Leaf Area Index

The Leaf Area Index (LAI) is defined as the total area of one-sided leaves per ground surface area.    It is a fundamental property of the plant canopy as it plays a key role in the absorption of solar radiation, through photosynthesis, and thus on the vegetation growth. LAI can be estimated by ground measurements…

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FAPAR

The FAPAR is defined as the fraction of photosynthetically active radiation (400-700 nm) absorbed by the green vegetation (Fraction of Absorbed Photosynthetically Active Radiation). This variable expresses the energy absorption capacity of the vegetation and thus its growing capacity. FAPAR varies between 0 and 1. Canopy with a FAPAR of 1 totally absorbs the photosynthetically…

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Canopy Height

Canopy height is the height (in meters) of the top aboveground vegetation. Canopy height is an important structural variable as it directly influences a large number of processes. This variable is a major concern for agricultural, ecological and meteorological fields and their applications. For instance, canopy height has a direct impact on wind speed which…

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Canopy Cover

The canopy cover is defined as the fraction of ground covered by green vegetation. This variable represents the horizontal dimension of the vegetation and allows to quantify its spatial extent. Canopy cover is an essential variable as vegetation extent strongly influences the water, energy and matter fluxes of land surface. Canopy cover is notably very…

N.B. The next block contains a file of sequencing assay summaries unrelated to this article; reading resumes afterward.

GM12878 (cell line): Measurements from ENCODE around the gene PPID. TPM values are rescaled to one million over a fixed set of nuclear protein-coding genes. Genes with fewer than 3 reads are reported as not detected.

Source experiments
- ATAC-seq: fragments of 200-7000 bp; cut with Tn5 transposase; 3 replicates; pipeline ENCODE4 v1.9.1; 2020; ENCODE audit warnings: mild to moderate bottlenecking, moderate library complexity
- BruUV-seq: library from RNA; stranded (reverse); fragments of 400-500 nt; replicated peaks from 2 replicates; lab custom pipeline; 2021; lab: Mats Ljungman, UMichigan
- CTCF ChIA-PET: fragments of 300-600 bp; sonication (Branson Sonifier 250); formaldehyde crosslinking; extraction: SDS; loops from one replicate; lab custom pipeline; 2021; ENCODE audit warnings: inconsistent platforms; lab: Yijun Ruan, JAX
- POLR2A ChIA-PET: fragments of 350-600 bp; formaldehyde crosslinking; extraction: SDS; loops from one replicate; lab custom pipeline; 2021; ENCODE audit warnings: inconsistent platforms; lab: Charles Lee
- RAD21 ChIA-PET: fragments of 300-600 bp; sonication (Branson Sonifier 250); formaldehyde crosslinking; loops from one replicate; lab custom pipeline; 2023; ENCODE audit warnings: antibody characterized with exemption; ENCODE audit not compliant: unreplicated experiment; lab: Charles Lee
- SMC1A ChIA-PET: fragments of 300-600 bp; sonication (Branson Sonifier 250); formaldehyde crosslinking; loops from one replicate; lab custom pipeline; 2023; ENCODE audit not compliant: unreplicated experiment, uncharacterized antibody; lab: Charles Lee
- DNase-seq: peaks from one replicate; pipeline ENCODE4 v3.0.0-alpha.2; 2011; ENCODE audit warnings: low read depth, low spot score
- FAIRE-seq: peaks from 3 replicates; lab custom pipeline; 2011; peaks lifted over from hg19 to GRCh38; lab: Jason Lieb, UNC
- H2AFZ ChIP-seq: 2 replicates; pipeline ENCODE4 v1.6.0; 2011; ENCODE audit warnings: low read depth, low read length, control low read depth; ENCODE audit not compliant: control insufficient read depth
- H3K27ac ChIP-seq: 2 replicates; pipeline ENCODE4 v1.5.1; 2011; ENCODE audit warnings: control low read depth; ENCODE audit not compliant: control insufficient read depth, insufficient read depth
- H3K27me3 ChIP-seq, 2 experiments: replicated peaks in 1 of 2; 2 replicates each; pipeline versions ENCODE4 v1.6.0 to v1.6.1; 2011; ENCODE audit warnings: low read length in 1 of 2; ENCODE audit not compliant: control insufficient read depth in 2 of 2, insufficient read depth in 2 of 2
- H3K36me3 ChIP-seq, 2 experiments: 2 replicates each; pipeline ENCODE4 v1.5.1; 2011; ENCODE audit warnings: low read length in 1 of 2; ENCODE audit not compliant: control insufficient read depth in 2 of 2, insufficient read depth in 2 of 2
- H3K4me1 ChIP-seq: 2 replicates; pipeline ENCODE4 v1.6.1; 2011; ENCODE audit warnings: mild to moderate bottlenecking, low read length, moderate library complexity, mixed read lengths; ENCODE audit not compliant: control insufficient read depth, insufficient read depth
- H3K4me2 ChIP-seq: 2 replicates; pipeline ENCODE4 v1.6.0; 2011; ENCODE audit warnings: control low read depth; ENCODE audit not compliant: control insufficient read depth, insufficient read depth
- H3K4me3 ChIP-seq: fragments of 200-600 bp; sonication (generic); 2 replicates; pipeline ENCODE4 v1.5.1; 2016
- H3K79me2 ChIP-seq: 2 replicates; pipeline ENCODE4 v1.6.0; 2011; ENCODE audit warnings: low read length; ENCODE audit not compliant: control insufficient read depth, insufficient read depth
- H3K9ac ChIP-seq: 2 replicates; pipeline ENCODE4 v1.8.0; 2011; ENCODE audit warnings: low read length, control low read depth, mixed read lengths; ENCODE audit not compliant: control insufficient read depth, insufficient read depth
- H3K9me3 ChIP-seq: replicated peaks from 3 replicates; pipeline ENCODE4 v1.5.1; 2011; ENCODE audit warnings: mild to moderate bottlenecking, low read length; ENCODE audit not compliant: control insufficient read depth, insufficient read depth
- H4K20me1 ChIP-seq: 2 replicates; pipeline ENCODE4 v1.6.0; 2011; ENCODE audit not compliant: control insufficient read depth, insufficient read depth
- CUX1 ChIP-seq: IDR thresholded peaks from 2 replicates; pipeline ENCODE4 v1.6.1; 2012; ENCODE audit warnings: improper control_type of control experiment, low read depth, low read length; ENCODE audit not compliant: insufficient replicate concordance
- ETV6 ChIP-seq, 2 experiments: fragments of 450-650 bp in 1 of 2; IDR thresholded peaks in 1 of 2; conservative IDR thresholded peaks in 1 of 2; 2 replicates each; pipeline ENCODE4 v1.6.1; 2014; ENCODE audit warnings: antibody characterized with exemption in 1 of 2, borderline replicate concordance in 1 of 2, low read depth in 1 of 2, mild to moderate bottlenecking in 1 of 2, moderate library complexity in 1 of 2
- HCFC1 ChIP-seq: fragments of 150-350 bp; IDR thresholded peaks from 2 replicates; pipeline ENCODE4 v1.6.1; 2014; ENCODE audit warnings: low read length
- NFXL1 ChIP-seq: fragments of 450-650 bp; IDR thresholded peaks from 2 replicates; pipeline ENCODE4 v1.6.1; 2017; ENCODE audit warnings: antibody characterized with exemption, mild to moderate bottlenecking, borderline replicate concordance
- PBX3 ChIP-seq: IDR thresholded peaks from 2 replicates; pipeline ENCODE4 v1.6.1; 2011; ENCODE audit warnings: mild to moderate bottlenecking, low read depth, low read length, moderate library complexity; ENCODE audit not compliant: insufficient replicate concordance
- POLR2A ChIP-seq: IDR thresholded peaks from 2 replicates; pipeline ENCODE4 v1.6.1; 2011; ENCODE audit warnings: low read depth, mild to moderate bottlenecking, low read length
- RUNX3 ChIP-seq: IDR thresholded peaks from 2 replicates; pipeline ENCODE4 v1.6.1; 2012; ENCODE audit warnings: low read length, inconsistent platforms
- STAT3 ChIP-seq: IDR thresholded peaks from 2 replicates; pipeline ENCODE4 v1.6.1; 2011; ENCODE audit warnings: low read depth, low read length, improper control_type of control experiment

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lifeform

Vegetation life-form (growth form) classes are defined based on structural similarities of plants. Three main life-forms are encountered in the nature: woody, herbaceous and lichens/mosses forms. Identification of life-forms can be performed through human resources (see here). However, this is a long, expensive and fastidious task. Furthermore, all land surface areas are not necessarily accessible to…

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leaf type

There are many types of leaves. Leaf type is defined as the type of leaf morphology. It is mainly linked to the botanical group of plants (Angiosperm and Gymnosperm). The two main types of leaves are the broadleaves and the needle-leaves. Broadleaves is the most common type of leaves that can be encountered on flowering plants. Broadleaves…

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phenology

Phenology is the study of the timing of vegetation life-cycle events, such as budburst, flowering, leaf colouring, leaf fall, etc.. Change in plant phenology impacts the whole ecosystem functioning and productivity. For example, change in flowering impacts the timing and the intensity of the pollen season. Plant phenology can be studied from ground observation (see here)…

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Net Primary Productivity

Net Primary Production (NPP) is defined as the net amount of carbon uptake after subtracting plant respiration (plant CO2 release) from Gross Primary Product (plant CO2 uptake). NPP measures the mass of the new plant growth (fixed carbon) during a time period. NPP can be estimated by ground measurements (see here) or through satellite/airborne sensors Unit:  gC/m2/day Available products over…

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Gross Primary Productivity

Gross Primary Production (GPP) is defined as the amount of carbon uptake by plants per time unit through the photosynthesis process. GPP is an important variable as it partially supports plant respiration. GPP cannot be directly measured but can be estimated through meteorological towers (CO2 exchanges) (see here) or using satellite sensors. Unit:  gC/m2/day Available products over Greece:…

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Woody Biomass